The area around the dam is now a park with hiking trails. You are urged to stay on the trails as this was a Marine Corps training camp during WW II and there is still some unexploded ordnance in the area. Wouldn’t want to step on anything nasty.

A family of coyotes kept an eye on us during our visit. They obviously hadn’t read the UXO sign.

Rangeland rescue

We finally got some snow overnight, covering our rangeland in a blanket of white. Our pregnant ewes love it, with the snow unable to penetrate their dense wool, but the moisture softening the vegetation.

After checking the sheep this morning, we watched a herd of pronghorn antelope running across the Mesa behind the house. Their’s was not the usual pronghorn pace – they ran as if being chased, but we were unable to determine what was the cause for alarm. We’ve witnessed a few odd wildlife behaviors this week, so we think there may be some major predator action occurring, but we’re not yet sure what’s responsible.

While we were watching one pronghorn herd, two other herds came from different directions, and we thought they were going to converge. Instead, as we watched from our kitchen window, most of one herd made it under a crossing of our back fence. Suddenly, one mature buck became stuck in the fence, struggling and thrashing. We watched him go down, and within seconds, several eagles and ravens approached, landing nearby to watch.

I simply didn’t have the heart to accompany Jim on the rescue, thinking that he was going to find a tragedy. When Jim arrived at the scene in the truck, he found the buck on his back, with both a front leg and a back leg stuck in the wires. Jim had to cut three wires of the fence to free the buck, but fortunately the wires hadn’t even broke through his skin yet.

Jim freed the buck and he was up and running! He raced around the pickup and then launched himself through the air and OVER the top of the five-wire fence, running back to the Mesa to join his herd. (Click on the photo to enlarge, and you can see the buck clearing the top of the fence.)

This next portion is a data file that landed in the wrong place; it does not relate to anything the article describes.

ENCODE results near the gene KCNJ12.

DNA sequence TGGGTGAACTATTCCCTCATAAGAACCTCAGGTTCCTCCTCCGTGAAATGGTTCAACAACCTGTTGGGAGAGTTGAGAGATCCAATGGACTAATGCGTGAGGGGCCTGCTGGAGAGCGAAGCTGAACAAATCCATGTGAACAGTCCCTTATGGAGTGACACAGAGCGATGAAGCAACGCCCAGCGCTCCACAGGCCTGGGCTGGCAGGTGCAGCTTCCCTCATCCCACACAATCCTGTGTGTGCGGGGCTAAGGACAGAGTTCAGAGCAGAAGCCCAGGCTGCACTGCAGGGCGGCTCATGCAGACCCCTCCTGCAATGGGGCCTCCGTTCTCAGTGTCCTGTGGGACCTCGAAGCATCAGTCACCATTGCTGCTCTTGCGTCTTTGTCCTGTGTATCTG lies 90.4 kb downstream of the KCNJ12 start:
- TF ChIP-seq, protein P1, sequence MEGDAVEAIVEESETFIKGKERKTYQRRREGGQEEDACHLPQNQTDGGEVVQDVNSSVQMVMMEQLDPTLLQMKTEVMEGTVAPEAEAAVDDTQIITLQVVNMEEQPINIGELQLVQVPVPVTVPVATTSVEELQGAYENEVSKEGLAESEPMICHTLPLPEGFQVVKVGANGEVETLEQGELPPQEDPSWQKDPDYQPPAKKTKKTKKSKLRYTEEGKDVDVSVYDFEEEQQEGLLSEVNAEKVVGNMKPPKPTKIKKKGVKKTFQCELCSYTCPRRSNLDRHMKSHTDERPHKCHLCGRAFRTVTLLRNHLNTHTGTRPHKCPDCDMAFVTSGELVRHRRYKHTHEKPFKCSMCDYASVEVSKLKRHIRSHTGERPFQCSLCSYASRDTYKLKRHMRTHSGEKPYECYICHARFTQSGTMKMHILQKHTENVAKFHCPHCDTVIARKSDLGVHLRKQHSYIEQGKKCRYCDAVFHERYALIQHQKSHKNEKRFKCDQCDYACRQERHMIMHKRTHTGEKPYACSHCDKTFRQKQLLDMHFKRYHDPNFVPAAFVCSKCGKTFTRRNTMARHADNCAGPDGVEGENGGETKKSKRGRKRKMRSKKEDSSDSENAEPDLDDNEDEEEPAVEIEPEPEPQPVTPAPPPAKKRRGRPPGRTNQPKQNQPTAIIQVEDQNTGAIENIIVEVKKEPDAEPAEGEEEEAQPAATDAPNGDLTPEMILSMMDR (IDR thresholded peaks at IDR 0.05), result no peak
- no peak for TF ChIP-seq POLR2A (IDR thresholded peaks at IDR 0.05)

We don’t have just a few hundred pronghorn that go through our place in the winter – we have thousands of them. We are sheep producers, so we need to have fences that will hold sheep, but we try not to hinder wildlife migrations, so our fences are generally pretty wildlife friendly. Regardless, sometimes things simply go wrong. Fortunately, Jim was home today, and was able to help this buck get back to his bunch. I’m sure the eagles were not rejoicing over Jim’s good deed.

As for Jim? He took a break for a celebratory beer, but now he’s headed back to fix the fence he just cut.

NSFW Rifle?

…so first, MaryAnn sends me this pic from her recent safari, of amorous lions…

I am of course reminded of this Rigby double rifle with the same “theme” on the plates (click to enlarge; plain vanilla version, slightly used, on sale for a not-ridiculous- these- days $59,500, below it).

Jonathan Hanson sent the last words on it, from Bruce Douglas:

“Bruce’s comment was that if you were hunting and were suddenly charged by a cape buffalo or something, you could turn and yell at your bearer, ‘Quick! Gimme my fuckin’ lion gun!’ “

Two Links

Vadim Gorbatov has his own website at last! It is in Russian but just click around– you don’t need language to appreciate a great painter.

Click the second button (“Novosti”) for not only tigers battling bears but great sketches and images including ones on this Samurai falconer.

You can buy his prints from Al Gates– links in post below.

Also, though I am almost embarrassed to so to speak recommend myself, the Suburban Bushwhacker has just done a perceptive and moving review of Querencia- the- book. Thanks, Sten!

Sad News

Alan Gates writes:

“I have sad news that Aralbai has been diagnosed with throat cancer, he refused the laser treatment he was offered at the UB hospital because he believed that those that had had this type of treatment, die quicker.

“He has deteriorated a lot from the time I last hunted with him, and at the age of 54 it is far too young.

“I know you, like me have spent a lot of time with Aralbai, so I thought you should know.”

I hunted (& ate sheep and drank vodka) with Aralbai the first time I went out to Mongolia in ’97.

He has since taken out many of my friends, from Cat (who got in a horse race with his son, no longer a little kid!) to, particularly, Lauren, both on her first trip at 17 to her later Fulbright year.

He is also “The Coolest Man in the World”.

I do not know if anything can be done for a brave friend but am asking Canat.

More photos by Cat below– first is the boy in the upper, ’97 one, all grown up… and here is Alan’s link to him at the Festival of Falconry.

A last one by Lauren, letting his eagle go free after years of hunting, the Kazakh way: